CS: What are the parallels between preparing for a disaster and a mental breakdown? The actions Curtis takes to shore up against the impending storm end up stressing all of his personal relationships.
JN: I certainly don't think that anyone who prepares for disaster is mentally challenged -- that's not the intention at all. To be honest, the film grew from an image: I was standing in the backyard one day and I pictured someone at the doorway of a storm shelter and I wasn't sure if he was out or in, so I started to build a story out from that. I thought about a man very pragmatically preparing for something cataclysmic. Sometimes the most fun of horror movies [is] when the characters go into the sporting goods store and start getting prepared, you know? That was an interesting -- somewhat macabre thing -- to sort out in my head. It seemed like an interesting action or reaction to these dreams.
CS: How would you like this film to be received?
JN: There are a couple of things to chew on. The first thing I want people to take away is some notion about commitment and marriage because that's what I feel like is the emotional core and then stepping out from that you can talk about the fact that we all have fear in our lives and at some point we have to figure out a way to process that fear and deal with it because otherwise we shut down. The problems will keep coming -- that's what it means to be human; to have fear in our lives and learn to deal with it and the answer to dealing with your own fear is to turn to the person standing next to you and hope that they can understand your fear and stand by you.
CS: Does this mean you see fear as a weakness?
JN: I see it as a debilitating thing that you have to find a way to cope with. The only mistake Curtis really makes in the film is not losing his job or taking out a bank loan [without telling his wife]; it's not sharing these fears with her sooner -- not leaning on her sooner. That's where a lot of the tension is derived from -- him keeping it to himself. The takeaway is that there are others in our lives that can help us if you let them help. There are no answers, there is just support...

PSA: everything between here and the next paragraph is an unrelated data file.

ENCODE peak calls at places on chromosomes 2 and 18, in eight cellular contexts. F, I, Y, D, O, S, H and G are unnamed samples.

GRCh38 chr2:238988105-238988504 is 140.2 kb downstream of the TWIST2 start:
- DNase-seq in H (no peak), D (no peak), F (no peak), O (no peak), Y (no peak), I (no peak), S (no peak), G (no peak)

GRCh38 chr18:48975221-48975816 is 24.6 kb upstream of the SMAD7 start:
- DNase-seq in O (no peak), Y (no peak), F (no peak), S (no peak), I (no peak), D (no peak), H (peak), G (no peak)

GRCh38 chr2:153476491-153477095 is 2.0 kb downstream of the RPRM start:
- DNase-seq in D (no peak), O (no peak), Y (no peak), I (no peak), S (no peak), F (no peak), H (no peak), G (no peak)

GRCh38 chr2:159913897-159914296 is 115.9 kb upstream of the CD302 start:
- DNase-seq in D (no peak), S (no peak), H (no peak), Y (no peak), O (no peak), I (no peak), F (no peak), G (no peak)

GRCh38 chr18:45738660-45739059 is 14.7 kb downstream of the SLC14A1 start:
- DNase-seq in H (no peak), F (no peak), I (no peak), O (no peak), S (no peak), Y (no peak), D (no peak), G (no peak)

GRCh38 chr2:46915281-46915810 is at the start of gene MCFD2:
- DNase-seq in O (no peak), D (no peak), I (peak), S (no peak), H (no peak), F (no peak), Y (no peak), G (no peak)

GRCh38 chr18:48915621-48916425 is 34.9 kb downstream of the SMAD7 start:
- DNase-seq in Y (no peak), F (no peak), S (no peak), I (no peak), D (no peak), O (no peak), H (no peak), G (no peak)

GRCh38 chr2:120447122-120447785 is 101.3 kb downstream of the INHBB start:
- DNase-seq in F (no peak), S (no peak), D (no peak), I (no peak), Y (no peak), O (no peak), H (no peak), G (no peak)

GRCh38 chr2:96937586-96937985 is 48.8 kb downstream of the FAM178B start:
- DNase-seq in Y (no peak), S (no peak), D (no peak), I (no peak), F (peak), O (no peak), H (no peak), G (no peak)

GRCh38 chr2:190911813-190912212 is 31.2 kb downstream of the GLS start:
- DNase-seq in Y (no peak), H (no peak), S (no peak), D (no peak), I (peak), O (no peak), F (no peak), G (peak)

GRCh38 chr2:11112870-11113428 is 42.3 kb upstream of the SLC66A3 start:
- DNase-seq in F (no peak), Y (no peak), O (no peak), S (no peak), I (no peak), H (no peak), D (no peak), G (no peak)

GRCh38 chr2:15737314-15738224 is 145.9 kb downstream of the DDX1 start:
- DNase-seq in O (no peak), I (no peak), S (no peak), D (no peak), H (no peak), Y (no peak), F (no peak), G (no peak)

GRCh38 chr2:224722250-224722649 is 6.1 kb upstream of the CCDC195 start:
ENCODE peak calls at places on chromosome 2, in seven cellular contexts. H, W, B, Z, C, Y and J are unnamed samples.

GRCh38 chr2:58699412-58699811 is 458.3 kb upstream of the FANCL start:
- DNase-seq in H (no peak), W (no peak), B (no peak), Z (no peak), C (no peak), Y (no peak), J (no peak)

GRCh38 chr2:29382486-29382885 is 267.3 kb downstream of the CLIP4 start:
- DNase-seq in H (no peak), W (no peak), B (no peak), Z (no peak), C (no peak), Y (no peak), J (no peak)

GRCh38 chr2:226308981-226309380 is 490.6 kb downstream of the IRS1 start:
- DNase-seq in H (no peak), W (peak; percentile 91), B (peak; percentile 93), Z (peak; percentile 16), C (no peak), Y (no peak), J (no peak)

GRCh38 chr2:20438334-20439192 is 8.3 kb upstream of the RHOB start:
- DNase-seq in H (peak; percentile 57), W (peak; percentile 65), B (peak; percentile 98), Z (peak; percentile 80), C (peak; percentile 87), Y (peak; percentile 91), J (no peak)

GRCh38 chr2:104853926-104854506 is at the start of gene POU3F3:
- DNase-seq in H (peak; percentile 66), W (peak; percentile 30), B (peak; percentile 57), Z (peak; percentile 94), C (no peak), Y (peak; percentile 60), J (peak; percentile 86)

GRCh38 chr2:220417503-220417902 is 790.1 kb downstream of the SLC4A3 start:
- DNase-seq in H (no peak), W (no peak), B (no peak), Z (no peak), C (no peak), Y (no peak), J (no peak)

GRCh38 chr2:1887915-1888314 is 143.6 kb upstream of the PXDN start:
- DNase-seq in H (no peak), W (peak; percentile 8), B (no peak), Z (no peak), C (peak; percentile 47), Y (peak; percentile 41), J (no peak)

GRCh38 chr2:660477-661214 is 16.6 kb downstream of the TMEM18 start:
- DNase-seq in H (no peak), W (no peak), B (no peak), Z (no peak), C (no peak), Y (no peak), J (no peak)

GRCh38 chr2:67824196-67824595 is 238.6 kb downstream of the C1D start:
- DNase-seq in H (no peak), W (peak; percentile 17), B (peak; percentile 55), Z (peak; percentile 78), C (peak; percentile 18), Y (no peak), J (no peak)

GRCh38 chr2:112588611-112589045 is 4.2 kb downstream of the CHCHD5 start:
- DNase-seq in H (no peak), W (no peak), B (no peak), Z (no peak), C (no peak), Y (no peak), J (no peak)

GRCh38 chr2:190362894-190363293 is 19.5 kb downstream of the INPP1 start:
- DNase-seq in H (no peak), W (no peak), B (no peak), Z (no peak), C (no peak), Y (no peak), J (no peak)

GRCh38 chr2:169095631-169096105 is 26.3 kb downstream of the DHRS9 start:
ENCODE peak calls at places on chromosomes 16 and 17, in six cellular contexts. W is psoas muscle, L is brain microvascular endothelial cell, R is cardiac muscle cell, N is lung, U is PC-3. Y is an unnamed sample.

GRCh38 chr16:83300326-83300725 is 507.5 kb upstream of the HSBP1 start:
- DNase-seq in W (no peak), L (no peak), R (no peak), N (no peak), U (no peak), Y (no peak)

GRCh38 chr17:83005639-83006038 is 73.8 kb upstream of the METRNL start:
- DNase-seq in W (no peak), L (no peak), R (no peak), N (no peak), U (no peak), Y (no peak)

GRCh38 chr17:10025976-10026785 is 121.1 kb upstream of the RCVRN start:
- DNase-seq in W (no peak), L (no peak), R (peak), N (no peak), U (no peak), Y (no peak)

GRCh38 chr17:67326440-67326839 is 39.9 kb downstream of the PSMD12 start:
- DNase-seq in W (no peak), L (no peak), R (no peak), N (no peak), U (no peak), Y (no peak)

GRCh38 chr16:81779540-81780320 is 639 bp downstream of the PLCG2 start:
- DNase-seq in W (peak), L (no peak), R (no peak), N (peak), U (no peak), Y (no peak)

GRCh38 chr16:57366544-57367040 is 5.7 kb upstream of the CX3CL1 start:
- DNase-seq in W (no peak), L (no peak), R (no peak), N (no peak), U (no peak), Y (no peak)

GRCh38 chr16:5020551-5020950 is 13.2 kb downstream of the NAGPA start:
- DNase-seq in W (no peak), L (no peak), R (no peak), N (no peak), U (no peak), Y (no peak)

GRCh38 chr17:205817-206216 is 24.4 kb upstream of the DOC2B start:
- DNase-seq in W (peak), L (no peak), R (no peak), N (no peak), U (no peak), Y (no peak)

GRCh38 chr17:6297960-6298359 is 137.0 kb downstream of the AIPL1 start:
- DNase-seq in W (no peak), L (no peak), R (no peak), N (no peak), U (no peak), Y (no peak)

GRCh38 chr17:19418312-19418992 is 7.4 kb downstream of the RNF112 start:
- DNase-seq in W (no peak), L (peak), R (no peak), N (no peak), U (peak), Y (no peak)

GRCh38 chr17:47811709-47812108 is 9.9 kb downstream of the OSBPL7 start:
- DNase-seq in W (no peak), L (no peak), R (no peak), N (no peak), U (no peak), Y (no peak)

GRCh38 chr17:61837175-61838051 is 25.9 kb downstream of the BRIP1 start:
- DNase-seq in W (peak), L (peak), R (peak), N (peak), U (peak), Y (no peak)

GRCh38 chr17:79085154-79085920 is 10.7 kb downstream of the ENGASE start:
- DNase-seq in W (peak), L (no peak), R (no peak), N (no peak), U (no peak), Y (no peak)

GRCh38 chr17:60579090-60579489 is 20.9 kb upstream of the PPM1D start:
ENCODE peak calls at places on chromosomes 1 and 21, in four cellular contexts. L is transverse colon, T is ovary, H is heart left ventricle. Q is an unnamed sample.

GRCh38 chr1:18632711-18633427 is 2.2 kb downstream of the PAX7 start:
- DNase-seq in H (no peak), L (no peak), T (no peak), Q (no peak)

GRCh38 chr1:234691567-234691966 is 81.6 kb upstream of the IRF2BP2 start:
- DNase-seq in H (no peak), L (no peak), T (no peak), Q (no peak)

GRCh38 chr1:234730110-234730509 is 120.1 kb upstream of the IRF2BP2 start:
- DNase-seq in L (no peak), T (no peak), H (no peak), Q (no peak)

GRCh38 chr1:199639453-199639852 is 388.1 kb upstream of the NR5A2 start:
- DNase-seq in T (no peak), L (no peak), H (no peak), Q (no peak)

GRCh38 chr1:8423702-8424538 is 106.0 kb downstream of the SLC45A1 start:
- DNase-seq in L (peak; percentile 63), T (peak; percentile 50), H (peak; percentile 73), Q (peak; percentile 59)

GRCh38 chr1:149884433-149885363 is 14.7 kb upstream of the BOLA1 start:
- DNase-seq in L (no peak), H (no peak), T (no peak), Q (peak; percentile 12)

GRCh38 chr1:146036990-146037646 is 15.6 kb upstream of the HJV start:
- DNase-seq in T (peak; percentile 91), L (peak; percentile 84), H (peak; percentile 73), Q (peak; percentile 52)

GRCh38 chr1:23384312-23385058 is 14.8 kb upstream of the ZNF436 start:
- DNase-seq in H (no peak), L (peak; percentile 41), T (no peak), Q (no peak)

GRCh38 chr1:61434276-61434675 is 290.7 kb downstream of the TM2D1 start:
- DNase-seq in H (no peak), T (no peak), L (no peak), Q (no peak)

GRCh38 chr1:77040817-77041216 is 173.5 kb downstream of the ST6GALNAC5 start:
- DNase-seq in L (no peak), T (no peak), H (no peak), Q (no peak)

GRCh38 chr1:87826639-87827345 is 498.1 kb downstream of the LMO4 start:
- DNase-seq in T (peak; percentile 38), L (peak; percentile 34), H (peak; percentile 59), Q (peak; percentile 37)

CS: Did working on this inspire you to get prepared for any upcoming disasters?
No one's ever asked me that before. In Texas right now we're having one of the worst droughts in history and these giant fires are burning around Austin where I live, so all I've been worried this summer is water. But honestly I haven't done anything specifically to prepare for anything more pragmatic than that I've got to get these credit cards paid off. I've got a 14-month-old son now and I've got to get my shit together.
CS: So you didn't find any comfort in shoring up the way Curtis did by buying canned goods, building his shelter, those kinds of things?
JN: Does that just misplace energy or is it a real solution? It doesn't mean don't be prepared because if it happens [you are] gone anyways. That's not the answer. But you shouldn't go so far with it that you don't want to step outside your house. Balance in all things. There's always going to be something around the corner. It seems easy to wrap your mind around but I never applied that thinking to cataclysmic disaster or to some of the greatest anxieties in my life.
CS: I can tell you don't usually get questions like these.
JN: I appreciate it.
Take Shelter is in theaters now.